I’d always grown up wanting to score a film that represented Hindi cinema in all its glory. I grew up admiring the works of Subhash Ghai, Manmohan Desai, Raj Khosla, and my heroes, Laxmikant-Pyarelal. I wanted to collaborate on a process like this, but it’s never been about the banner or label. I’ve always done music with all my heart, no matter where I’ve done it. 

To enter Karan Malhotra’s world was a real special feeling. I used more than 200 live instruments for the BG [background] score, which we recorded over six months at YRF Studios. Even the ghungroos were recorded live — that’s the kind of detailing we went for. I give full credit to YRF for giving me the instrument muscle to realise the vision of the score, whether it’s recording 40 drums live, 60 coda sections and also recording singers from all over the country. Classical singers, Carnatic veterans, folk singers from Maharashtra, I think that’s what makes a big difference, and for that I’m grateful to YRF.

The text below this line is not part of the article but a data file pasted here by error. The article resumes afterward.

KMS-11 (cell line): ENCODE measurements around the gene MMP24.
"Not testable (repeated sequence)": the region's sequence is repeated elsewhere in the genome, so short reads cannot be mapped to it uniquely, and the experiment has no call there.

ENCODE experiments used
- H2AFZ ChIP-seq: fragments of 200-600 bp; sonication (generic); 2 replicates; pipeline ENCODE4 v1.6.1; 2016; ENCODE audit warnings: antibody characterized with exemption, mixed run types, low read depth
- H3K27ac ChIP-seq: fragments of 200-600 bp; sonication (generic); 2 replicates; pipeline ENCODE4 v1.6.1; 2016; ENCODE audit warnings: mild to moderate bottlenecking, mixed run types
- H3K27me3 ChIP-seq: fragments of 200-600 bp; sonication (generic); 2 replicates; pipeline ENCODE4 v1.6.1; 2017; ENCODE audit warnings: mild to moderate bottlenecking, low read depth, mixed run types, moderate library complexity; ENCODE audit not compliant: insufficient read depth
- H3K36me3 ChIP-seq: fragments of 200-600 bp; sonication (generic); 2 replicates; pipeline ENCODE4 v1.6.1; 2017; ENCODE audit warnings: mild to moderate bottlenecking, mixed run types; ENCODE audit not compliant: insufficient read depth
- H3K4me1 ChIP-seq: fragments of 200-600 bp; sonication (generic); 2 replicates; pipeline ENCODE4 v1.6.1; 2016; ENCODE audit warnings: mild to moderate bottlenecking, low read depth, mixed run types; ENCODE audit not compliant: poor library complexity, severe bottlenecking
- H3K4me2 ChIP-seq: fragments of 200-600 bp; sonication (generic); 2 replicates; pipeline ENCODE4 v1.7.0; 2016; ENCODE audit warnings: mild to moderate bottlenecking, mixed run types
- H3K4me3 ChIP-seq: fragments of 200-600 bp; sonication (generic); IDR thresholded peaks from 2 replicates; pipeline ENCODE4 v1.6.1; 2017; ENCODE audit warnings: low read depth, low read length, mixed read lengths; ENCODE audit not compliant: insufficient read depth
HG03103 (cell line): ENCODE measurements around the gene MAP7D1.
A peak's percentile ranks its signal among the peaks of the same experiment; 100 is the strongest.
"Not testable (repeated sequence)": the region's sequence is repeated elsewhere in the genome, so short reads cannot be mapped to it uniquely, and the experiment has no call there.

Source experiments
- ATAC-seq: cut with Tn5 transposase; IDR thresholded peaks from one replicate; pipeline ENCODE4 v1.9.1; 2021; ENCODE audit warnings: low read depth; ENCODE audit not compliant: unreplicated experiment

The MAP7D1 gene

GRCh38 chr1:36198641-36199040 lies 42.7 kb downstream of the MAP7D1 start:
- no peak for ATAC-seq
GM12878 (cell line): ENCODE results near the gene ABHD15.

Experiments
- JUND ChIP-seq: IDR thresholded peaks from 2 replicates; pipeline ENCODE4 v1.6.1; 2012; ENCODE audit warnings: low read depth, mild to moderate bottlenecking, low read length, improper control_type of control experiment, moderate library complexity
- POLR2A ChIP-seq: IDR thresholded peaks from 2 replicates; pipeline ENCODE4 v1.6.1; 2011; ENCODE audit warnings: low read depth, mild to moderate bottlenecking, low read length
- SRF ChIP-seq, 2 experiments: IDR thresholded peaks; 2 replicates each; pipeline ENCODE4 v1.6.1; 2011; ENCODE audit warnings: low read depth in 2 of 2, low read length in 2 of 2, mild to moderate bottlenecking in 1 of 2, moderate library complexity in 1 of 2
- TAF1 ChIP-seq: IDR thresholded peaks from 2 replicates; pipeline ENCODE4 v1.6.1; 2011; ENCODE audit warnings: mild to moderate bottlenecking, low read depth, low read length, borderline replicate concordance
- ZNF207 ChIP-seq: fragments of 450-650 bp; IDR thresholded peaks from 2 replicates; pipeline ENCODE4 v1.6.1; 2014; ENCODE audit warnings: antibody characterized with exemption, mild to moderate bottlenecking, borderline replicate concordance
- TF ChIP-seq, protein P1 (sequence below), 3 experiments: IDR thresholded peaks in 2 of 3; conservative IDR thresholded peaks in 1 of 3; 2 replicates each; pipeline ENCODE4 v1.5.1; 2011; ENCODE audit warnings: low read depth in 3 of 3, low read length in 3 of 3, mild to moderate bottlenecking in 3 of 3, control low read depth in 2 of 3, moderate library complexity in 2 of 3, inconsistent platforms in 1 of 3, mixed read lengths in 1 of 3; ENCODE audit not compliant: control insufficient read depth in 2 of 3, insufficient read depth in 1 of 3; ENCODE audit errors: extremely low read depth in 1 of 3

Did you do anything to alter your sound for it to fit inside a YRF film?

The focus was on what Shamshera’s sound needs to be. That’s what Karan and I were chasing from the very beginning. It had to be a big, commercial Hindi film score, but at the same time, it also needed substance. I wanted to bring my colour too, to Shamshera. While it has the meat to it, if you listen to Fitoor it also has the silence that my music is known for. I wanted it to be a good collaboration between my style and what Karan Malhotra needed in the film. 

What’s a major learning from Shamshera that you’re taking forward?